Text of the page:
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Teshuva: Returning to God and to Ourselves

By: Danya Allswang, Chicago, IL

In this week's parsha, Parshat Nitzavim, we are taught about the mitzvah of . What's interesting is that the English translation of the word " " is repentance, to feel great remorse for our actions.  However, the Hebrew word " " really comes from the root " ," which means to return.  The most apparent reason why Judaism uses the word is that it views repentance as the process of returning to God. The focus and goal of the process is not beating ourselves up for past mistakes but restoring our relationship with our Creator. 

Interestingly, Rav Kook suggests that what we’re returning to when we do   is actually ourselves.  He writes that deep down, we all want to be good Jews and good people, and doing teshuva helps bring us closer to that; it helps return us to the best version of ourselves.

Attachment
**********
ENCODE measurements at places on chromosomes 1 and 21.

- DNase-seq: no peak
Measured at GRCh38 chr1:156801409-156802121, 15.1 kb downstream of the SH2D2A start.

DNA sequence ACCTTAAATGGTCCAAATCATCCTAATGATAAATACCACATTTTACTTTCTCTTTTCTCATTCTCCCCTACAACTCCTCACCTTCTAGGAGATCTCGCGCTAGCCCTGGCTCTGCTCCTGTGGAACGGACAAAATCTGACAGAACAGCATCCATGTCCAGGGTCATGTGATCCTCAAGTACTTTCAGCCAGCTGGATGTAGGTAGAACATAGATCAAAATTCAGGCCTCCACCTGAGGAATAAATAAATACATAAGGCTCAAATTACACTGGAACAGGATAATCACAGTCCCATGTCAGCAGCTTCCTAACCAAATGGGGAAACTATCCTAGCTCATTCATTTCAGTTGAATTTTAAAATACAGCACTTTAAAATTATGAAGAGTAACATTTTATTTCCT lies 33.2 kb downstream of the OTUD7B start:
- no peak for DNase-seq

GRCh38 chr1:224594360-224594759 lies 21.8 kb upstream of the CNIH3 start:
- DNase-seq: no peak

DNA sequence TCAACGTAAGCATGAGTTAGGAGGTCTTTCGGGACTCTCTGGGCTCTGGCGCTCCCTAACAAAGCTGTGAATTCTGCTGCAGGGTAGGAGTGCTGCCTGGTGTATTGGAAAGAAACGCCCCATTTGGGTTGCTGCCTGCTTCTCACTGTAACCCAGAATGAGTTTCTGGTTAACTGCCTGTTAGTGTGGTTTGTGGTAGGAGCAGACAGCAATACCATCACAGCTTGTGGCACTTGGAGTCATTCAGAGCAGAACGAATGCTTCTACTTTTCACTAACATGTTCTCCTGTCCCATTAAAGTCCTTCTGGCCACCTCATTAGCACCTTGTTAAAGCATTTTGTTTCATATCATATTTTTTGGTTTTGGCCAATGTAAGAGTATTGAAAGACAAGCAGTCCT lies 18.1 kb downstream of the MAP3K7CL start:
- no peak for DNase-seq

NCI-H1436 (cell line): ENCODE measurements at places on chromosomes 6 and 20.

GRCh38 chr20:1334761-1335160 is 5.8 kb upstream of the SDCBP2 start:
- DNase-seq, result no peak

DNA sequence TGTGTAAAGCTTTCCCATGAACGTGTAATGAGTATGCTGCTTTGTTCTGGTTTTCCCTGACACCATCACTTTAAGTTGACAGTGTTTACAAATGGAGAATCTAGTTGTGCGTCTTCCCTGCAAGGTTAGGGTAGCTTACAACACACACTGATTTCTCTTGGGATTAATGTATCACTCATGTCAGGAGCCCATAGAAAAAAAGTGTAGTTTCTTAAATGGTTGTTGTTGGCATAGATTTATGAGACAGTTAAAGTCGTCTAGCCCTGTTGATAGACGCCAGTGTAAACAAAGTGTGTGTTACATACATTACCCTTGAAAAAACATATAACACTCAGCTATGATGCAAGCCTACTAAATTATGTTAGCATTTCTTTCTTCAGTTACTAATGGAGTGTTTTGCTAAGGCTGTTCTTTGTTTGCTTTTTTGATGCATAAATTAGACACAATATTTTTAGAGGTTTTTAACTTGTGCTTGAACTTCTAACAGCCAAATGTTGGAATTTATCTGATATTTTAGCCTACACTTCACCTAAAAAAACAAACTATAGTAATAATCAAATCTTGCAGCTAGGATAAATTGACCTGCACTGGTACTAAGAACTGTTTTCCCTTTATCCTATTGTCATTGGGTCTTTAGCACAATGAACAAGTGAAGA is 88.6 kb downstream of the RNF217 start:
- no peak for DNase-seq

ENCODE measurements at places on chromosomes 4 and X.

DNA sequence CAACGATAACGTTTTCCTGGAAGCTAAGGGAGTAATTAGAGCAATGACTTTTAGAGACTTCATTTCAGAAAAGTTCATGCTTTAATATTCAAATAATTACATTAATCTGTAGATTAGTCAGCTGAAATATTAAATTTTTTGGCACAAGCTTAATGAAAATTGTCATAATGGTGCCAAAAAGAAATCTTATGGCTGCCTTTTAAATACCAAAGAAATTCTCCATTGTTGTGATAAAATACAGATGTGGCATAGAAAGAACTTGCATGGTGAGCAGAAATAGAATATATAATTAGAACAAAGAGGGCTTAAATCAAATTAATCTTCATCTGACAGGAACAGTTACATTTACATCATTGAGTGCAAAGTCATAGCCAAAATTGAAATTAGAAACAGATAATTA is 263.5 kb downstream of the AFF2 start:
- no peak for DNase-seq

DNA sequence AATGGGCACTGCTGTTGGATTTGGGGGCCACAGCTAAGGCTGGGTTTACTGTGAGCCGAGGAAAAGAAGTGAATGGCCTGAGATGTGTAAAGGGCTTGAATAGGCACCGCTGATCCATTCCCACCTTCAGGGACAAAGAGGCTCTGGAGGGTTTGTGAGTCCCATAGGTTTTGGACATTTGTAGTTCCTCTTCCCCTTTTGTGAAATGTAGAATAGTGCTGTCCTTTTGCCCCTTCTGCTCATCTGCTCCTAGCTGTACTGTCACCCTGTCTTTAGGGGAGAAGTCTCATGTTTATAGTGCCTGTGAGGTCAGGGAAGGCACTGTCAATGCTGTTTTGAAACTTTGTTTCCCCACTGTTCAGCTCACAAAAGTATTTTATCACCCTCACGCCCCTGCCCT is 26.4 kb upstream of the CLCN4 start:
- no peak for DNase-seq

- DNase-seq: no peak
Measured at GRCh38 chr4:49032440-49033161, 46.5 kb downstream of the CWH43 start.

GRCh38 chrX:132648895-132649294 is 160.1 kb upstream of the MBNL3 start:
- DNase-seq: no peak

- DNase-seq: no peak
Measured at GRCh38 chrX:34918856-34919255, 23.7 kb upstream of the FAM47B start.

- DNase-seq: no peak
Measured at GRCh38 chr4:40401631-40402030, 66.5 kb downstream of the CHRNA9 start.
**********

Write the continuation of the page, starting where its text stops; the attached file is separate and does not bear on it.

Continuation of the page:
Rav Adin Steinsaltz clarifies that these two ideas are linked together because we were all created in God’s image and possess a tzelem elokim, a Divine spark, within us.  By doing , we simultaneously reconnect to God Himself and to the most fundamental part of ourselves, the Divine spark that is at our own core. 

With less than a week until Rosh Hashana, every Jew takes it upon himself to improve his connection with God and, in a sense, return to Him. For this reason, it is very fitting that the mitzvah of returning to God is discussed in this week's parsha, as it says " " - and you shall return to Hashem, your God.

The process of teshuva described in this week’s parsha includes a physical return as well – a return to Eretz Yisrael after years in galut, exile.  This is a return that is special to all of us students here at Midreshet Amit. As we spend the year in Israel, we are living the idea that God will return us to the land of our forefathers- ".

May we all have a Shana tova u'metuka and a Shabbat shalom!